The lead researchers on the conference are Wendy Cukier, Janine Marchessault (York University), Laurie Petrou and Lorella Di Cintio, with Madeleine Co. as the co-organizers.
Background on Conference:
Creative Catalyst brings together Canadian artists, designers, researchers, industry, and community members in discussion on how arts and culture catalyzes social innovation. In the face of “wicked” social problems, radical innovation is required to change perspective and shift culture. Artists and creatives are at the forefront of communicating social change, using artistic expression and creative practice to open up a space for critical reflection, dialogue, and idea generation.
The symposium is supported through SSHRC, OCE and Ryerson University.
The event begins with an opening reception which is free and open to the public on June 11th. The reception features Edward Burtynsky as our keynote, and access to an interactive art installation co-created by Madeleine Co. and Bodhi Collective, a Ryerson-based student design agency.
The research symposium takes place all day from 9AM – 6PM on June 12th with a keynote by Judith Marcuse, an Ashoka International Fellow, and speaker panelsfeaturing Canadian artists, researchers and industry/community members.
The target audience of the conference are researchers, artists and industry, but we would love to have students passionate about the topic in attendance. There are 120 spots available for the symposium, and 200 available for the reception.
We currently have our early bird tickets open until March 30th (Early Bird Student/Artist: $25.00; Early Bird Regular: $75.00), after which tickets will be $40 for Student/Artist, and $100 Regular.
The students are smoothing out the details of their CNC-ed MDF panels. Facts and quotes will cover the boards in varying sizes. Lighting will bring the words to life and provoke the audience to consider what it takes to make social change.
The panels will require extra sanding and meticulous effort in transporting it from one place to another due to the large amount of MDF, but the students managed to come up with a system that left the MDF panels flawless.
The students have a thorough discussion with the CNC lab technician, Steven. They managed to work out all the kinks in their CAD file for the CNC machine. He has volunteered 10 hrs of his Saturday to help them get all these MDF panels CNC-ed for the Interior Design Show.
Cheers to the New Year! To kick off 2014 we look at how the students of Studio North are bringing awareness to food security through a very elegant and Victorian inspired place setting. When did you last meal look like this?
Utensils for dessert.
Knife and spoon details.
The students place the laser cut out table setting into the interior frame.
Studio North experiment with colours for the interior design of the booth.
In order to contrast the wooden exterior, bold choices of colour are intended to shock and excite the viewer through its vibrancy and saturation. Red, orange, and yellow are colours often associated with hunger and appetite.
The exhibition will consist of two views: One, speaks to The Stop and their mandate around local food security and pro bono work. The exterior will lack colour to emphasizes the reality of the issue, and how “it’s not pretty”.
The other view is filled with utensils, in highly saturated display boxes. This highlights how design is about aesthetics as well as serving a purpose – to promote awareness of social issues.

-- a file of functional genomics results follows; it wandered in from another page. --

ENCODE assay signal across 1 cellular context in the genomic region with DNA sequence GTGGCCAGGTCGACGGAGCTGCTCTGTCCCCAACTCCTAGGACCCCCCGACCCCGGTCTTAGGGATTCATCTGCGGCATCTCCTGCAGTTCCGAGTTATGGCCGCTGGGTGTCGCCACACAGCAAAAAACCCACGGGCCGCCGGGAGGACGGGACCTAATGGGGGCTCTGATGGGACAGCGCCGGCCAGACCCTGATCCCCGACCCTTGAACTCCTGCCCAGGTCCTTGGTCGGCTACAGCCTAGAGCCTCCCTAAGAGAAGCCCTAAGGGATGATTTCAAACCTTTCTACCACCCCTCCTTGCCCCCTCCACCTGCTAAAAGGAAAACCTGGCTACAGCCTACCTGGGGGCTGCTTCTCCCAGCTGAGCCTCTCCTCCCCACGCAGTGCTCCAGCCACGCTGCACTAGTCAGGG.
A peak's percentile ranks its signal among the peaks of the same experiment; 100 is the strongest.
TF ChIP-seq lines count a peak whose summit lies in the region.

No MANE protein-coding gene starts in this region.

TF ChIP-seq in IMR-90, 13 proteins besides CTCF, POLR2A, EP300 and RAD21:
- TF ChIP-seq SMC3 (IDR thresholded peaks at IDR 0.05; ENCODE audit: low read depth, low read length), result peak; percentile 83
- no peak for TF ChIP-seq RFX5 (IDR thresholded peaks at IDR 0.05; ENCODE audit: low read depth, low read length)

Drawings/renderings by Emma.
In the workshop, Emma and Maral use the bandsaw to cut up wooden panels for a test box of the interior. Varying wood stains are used to test interior colour options and how it will contrast with the raw and unfinished wooden exterior.
Studio North creates mock-up models of the exterior panels in paper. The CAD drawings are printed at full-scale – to test whether or not the size of the cutouts will work physically and how it will be visually experienced by visitors.
For more on the process see Studio North’s blog here
The students head to Boothworks. They see first hand how the modular booth structure will be assembled and how it will act as the structural support for the entire installation.
S I T E V I S I T
The students got a sneak peak at the exhibition floor this past week. IDS held an orientation meeting at the Metro Toronto Convention Centre where they got the chance to ask the organizing committee questions regarding the move-in-date, what is permitted on site and the construction of the booth.
Their booth will be exhibiting along side 7 other schools across Canada.
They are extremely excited about the fact that our booth will likely be seen by most of the consumers as we will be located in the same location as the coat-check.
See more on the Creative Class blog here
The 2014 Creative Class space will revolve around themes of Climate Change and Pro-Bono work. Forms and messaging will guide the exhibition to reflect a thought-provoking and interactive piece.
12 Students from Ryerson School of Interior Design will be exhibiting their work and ideas at the 2014 Interior Design Show (January 23-26 2014)
Come see our 2 booths located in Studio North and Creative Class sections.
(Metro Convention Centre North Building)
Creative Class Location: Room 205/206
Studio North Booth: SN22
The One Stop Shop by Nisha Sewell is a planter that reflects the core values that The Stop Community Food Center believes in – providing people with fresh food in a sustainable way. This piece allows you to grow food in your home. Herbs are an integral part of the cooking process and having these fresh organic crops available changes the experience of cooking and how one relates to their senses and experiences.
Ryerson Student Design Team to take part in The Stop’s inaugural ‘Night Market’, RU Media release, June 19, 2012